As is relates to the idea that the wages of the de bushers will be paid to them at the end of the carnival season makes it even more slavish. Is the government deciding to tell workers how to use the monies that they worked for ? In the modern day and age what we are seeing is a subtle form of communism.

The nation is looking up to people like Noel for guidance on the issue of constitutional reform. He has just skirted around the issue. Grenadian deserved much better from Noel and also from the NNP.

Winston Strachan:

Cannot agree more with Grenadianclass. The comments by Mr Noel appears to be repeats; repeats and repeats - nothing new.

While I have some sympathy with the government; it is time ministers get off their backsides and start serving the people that supported them at the last election. It is time we start to see some delivery on their promises.

We need to cranes is the sky providing people with construction jobs and providing our youngsters with hope of getting a real job in not in the construction but in the businesses that are likely to take place in the construction once complete. We need real jobs for our people of all ages. This old policy of taking on a few lucky people to carry out de-bushing as it is called is out of date. If someone works for the government he or she should be employed properly with a regular job not piece meal jobs also, we want to see people give a days work for a days pay not work for two hours and expect to collect eight hours pay. This nonsense must stop.

Give our people hope, provide them with real jobs or create the environment that would encourage investors to invest in Grenada and provide jobs and opportunity for our people.

We want decent healthcare; we want to see the cost of electricity reduce to an acceptable level or on comparative terms with our neighbours. We want to have drinking fresh water 24/7 throughout Grenada. Why have we got to undergo cuts in services? It is time the Water company invest in proper provisions to supply a sustain service to Grenadians. We want the government to provide good quality housing for people in areas of need. We need improved transport infrastructure in areas of the country to encourage investors to start up small and medium company businesses. We need a program to help protect our historical buildings and gardens so we can attract more tourism.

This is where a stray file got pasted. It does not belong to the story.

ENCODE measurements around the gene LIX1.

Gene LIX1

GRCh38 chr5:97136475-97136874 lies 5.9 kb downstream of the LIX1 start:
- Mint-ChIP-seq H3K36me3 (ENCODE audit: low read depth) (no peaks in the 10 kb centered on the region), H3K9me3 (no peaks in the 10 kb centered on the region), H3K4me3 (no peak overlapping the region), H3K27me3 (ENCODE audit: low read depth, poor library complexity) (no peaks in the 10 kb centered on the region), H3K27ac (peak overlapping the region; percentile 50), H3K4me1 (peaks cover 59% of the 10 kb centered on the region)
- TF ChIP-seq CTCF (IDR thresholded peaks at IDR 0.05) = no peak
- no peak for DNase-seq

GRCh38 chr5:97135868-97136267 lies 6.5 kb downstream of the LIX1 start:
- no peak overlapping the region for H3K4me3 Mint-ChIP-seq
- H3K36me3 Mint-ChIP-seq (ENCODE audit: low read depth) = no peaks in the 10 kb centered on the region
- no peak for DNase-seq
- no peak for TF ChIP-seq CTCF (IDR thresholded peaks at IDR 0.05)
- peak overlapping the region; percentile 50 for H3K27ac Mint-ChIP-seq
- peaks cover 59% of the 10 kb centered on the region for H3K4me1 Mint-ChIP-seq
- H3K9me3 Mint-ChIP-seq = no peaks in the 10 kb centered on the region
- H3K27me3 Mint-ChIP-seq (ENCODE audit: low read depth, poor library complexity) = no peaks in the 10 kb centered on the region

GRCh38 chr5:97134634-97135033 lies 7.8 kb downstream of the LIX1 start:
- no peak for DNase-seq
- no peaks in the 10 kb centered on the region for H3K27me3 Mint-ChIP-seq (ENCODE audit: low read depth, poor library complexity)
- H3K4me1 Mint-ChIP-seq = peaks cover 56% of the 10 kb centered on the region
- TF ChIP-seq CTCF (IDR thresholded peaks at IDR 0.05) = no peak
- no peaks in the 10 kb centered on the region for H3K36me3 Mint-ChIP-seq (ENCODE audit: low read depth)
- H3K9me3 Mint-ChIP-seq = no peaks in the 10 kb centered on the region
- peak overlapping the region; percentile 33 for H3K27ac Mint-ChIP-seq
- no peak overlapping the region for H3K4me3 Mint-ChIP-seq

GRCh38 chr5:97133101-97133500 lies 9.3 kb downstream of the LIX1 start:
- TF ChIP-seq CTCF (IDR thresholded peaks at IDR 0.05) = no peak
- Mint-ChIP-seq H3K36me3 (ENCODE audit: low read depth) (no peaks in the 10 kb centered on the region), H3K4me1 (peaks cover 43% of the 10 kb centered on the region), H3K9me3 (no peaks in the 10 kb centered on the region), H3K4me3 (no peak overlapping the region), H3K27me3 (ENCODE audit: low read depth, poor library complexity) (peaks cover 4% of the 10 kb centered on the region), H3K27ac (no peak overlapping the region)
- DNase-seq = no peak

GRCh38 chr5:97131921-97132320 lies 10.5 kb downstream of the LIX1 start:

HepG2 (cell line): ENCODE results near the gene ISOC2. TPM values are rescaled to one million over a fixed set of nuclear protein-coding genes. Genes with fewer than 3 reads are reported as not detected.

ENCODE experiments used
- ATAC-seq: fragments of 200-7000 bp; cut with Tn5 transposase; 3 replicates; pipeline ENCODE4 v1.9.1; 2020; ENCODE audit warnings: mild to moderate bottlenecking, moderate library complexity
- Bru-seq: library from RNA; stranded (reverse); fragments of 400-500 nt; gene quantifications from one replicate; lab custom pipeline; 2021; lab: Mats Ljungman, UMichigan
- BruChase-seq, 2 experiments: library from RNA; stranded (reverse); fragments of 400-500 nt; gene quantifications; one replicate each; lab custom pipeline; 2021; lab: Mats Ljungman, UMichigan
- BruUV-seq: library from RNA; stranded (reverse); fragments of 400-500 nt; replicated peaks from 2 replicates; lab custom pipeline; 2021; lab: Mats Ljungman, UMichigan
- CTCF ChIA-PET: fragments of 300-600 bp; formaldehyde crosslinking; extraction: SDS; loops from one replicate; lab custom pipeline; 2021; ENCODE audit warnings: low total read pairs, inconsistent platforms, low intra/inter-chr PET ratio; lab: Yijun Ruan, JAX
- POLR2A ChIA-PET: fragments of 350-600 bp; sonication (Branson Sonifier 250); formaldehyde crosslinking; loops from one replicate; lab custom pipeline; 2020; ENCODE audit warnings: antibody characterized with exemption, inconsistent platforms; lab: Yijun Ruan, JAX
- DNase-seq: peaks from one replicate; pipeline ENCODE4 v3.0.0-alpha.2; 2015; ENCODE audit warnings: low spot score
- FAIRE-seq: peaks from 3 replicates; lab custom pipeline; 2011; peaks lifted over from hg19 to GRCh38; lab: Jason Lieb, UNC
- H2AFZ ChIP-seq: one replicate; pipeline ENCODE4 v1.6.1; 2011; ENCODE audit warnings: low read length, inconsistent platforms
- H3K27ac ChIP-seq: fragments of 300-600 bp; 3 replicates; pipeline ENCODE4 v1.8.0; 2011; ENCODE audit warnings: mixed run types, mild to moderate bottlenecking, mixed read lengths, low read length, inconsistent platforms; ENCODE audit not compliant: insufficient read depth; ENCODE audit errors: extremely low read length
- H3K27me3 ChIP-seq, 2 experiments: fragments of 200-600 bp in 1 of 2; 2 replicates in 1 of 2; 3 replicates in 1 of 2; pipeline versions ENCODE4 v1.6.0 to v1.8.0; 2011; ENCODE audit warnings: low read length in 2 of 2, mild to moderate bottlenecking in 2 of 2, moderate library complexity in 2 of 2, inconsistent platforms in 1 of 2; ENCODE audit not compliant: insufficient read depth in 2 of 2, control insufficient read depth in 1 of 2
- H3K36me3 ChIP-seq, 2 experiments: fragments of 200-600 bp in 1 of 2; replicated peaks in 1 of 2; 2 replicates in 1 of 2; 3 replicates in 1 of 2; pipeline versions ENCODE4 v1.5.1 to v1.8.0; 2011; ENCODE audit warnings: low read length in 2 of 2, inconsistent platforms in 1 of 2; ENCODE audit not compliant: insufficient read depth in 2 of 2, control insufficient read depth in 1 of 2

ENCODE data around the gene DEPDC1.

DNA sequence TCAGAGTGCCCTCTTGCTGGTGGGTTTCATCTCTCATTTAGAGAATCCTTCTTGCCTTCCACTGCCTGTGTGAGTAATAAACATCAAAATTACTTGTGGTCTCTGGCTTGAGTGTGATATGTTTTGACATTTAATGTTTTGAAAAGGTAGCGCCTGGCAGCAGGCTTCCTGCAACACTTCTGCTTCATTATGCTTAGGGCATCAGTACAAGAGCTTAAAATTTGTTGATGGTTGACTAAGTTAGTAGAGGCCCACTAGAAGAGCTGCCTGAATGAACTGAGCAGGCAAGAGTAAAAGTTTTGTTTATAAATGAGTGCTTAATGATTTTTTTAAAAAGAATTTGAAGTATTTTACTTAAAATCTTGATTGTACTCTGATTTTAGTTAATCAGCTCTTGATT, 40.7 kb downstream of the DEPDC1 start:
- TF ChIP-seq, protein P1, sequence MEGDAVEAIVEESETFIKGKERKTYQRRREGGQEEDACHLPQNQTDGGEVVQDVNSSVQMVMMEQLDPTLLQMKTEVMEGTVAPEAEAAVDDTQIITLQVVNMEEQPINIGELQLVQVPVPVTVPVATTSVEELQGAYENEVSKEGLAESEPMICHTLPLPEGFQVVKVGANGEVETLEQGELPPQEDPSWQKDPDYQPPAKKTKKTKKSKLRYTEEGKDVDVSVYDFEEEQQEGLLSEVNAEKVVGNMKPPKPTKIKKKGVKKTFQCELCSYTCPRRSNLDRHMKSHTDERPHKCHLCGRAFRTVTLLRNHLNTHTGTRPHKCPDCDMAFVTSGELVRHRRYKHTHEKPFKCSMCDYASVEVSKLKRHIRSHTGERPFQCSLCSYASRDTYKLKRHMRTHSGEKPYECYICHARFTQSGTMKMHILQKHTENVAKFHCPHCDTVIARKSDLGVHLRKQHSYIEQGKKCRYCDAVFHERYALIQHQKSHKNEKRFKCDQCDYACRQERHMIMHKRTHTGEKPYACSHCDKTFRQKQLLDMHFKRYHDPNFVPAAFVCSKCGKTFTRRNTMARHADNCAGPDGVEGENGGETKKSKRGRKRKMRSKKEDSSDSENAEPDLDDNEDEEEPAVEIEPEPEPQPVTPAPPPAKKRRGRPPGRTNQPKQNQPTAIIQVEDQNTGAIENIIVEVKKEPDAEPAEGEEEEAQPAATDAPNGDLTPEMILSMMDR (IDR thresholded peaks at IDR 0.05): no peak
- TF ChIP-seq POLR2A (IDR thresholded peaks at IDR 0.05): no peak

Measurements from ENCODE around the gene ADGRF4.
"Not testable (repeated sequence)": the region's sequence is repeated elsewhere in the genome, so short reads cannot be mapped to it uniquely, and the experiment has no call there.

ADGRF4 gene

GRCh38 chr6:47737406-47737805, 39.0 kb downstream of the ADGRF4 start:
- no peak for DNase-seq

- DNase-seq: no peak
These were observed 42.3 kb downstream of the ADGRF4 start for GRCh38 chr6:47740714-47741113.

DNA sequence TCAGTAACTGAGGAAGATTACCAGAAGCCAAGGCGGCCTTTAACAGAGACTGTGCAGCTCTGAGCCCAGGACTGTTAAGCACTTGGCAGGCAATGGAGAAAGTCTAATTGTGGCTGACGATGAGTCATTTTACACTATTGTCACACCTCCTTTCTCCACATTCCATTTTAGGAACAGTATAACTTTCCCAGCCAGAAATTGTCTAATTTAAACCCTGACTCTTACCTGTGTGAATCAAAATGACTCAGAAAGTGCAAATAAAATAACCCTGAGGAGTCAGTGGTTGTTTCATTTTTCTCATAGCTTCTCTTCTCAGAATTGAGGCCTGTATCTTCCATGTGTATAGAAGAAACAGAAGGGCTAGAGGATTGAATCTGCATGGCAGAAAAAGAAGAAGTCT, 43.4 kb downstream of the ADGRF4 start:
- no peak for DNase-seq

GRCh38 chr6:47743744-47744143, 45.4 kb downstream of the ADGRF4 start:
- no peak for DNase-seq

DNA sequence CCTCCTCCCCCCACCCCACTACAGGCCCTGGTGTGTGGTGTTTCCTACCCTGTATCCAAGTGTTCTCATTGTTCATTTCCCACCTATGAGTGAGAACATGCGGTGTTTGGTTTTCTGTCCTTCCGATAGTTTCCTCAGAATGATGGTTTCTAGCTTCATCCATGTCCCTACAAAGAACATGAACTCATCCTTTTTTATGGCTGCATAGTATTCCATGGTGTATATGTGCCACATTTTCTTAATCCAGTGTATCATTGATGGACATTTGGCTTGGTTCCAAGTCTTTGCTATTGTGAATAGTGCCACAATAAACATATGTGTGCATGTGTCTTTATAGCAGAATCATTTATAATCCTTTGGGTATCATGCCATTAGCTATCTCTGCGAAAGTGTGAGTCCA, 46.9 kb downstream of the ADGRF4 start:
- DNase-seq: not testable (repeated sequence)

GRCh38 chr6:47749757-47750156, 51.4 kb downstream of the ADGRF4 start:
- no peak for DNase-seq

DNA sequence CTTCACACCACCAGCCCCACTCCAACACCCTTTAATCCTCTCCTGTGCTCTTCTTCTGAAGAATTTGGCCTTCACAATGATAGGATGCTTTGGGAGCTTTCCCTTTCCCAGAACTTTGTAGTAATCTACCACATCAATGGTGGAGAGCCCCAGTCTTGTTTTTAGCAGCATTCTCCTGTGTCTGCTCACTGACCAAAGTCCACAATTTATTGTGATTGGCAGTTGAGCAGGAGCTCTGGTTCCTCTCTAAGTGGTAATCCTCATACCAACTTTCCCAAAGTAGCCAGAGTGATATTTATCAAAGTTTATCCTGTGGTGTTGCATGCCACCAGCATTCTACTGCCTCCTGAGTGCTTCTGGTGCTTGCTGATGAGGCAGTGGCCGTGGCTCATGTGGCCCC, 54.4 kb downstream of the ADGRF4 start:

Why is our government barking on the constitutional change? Is it to take our people minds off the continuing poor state of the economy and the failure of government to fulfil promises made at the last election? Why such a small island with just a over one hundred thousand inhabitant want with a President? Why do we need to burden ourselves with the cost of a Caribbean Court of Appeal. Our people are burden enough with the extra cost of taxation which we are told is to help to reduce our national debt and get the country on an economic growth path even if it means starving to achieve this now the government is asking us to fund a President and foreign judges in a so called Caribbean court as well. What the hell is this government thinking? Who is advising these people? I will be voting no to the proposed changes to the constituent. I will make sure that I am in Grenada to vote.